Reflections from a One-handed OT
It's now been 3.5 weeks since I fell on my icy driveway getting into a friend's car to go swimming, fracturing my left wrist; I'm left handed. Typically I'm a very active person in terms of exercise, including walking, biking, swimming and racket sports. I also am a doer, someone who gets out with friends to the symphony and numerous local events. And as a semi-retired person, I spend a fair amount of time serving others through a variety of volunteer work that I really enjoy doing.
Being in a hard plaster wrist cast has made it virtually impossible to hand write anything legible and also has made me reluctant to get behind the wheel until I have a bit more dexterity and strength in a wrist that hopefully will be un-casted soon.
So how am I filling my days? Well for starters, I seem to be sleeping much more than usual. Possibly it's simply because I am getting older, or perhaps it's the response to long stretches of sleep deprivation from being caught up in my own busy-ness at the expense of quality shuteye. Or maybe my body just craves the extra sleep to perform the magic of healing a small bone that broke into two pieces.
But the remaining 14-or-so hours of being awake each day has created a new normal, at least for now. A bit to my surprise, I've turned into a bit of a homebody. When friends aren't transporting me to doctor visits or grocery stores, I have enjoyed having people visit. I can make a cup of herbal tea one-handed like nobody can, and have been improving my skill at word games like Scrabble.
I do know that friends have their own lives, and though limited, I am doing a fairly good job staying grounded and feeling content. Part of that is the fact that being relatively homebound has kept the usual distractions away, and I have felt much more mindful and in the moment. Doing daily tasks such as dressing, bathing and preparing lunch simply takes longer, but I am finding a new joy in them.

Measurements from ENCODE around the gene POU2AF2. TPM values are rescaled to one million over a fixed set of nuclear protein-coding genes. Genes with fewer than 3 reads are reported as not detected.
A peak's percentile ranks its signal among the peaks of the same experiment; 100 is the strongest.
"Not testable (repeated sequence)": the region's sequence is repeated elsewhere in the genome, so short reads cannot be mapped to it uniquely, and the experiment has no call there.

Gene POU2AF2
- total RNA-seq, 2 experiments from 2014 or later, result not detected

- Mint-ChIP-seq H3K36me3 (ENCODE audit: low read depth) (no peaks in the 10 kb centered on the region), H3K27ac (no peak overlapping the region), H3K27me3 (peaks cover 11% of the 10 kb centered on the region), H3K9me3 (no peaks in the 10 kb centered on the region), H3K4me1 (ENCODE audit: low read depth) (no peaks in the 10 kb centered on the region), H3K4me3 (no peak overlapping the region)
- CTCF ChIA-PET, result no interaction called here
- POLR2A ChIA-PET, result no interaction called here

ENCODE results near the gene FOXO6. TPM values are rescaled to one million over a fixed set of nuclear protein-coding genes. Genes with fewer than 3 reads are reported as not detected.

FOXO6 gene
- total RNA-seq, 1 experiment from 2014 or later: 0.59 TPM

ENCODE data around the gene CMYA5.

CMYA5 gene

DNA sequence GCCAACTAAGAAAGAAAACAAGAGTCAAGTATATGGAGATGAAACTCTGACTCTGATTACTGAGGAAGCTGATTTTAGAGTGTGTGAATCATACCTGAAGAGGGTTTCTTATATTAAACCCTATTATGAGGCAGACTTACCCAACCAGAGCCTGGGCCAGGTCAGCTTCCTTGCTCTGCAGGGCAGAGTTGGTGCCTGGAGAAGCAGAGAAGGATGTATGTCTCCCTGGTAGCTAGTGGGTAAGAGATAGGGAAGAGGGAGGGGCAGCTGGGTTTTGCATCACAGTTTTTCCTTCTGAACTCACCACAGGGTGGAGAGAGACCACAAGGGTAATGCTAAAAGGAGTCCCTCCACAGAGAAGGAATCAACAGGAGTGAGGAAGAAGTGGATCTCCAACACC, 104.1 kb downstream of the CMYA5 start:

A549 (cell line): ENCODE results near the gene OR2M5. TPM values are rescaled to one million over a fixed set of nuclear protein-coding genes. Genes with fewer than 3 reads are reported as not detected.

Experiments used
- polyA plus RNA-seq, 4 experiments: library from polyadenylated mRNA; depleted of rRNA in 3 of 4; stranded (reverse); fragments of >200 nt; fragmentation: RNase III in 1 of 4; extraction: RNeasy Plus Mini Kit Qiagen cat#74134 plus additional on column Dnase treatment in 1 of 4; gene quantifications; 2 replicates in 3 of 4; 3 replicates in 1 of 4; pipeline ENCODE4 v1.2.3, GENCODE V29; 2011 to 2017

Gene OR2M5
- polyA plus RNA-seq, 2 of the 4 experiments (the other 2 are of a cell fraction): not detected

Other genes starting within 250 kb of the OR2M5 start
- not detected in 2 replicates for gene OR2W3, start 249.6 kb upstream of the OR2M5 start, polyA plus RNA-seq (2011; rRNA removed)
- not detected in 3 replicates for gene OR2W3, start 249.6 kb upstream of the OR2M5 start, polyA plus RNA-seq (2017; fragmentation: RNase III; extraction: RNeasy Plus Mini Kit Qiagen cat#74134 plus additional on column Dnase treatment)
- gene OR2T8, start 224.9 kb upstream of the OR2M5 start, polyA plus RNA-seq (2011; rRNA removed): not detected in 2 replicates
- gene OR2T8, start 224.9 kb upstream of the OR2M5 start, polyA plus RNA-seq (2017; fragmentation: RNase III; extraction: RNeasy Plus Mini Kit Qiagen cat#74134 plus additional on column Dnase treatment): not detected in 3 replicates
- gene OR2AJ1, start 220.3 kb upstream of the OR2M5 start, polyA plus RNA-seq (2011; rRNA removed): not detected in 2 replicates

The rest of my time seems to be filled with listening to beautiful music on the local public radio station and reading books and short stories that have been sitting on my bookshelf unopened.
But writing for ADVANCE, Prime Life Times, a local publication for seniors, and The Dollar Stretcher, an online venue where I can write about health-related topics as well as other subjects applying my business and finance background as well as my passion for doing research, brings me great joy.
This stretch of time with my temporary disability and ample alone time has given me the opportunity to sit and ponder life, both personally and professionally. I think we as OTs generally do a phenomenal job on the physiological needs of our patients, be we should always remember what the word "occupation" implies in our profession's name.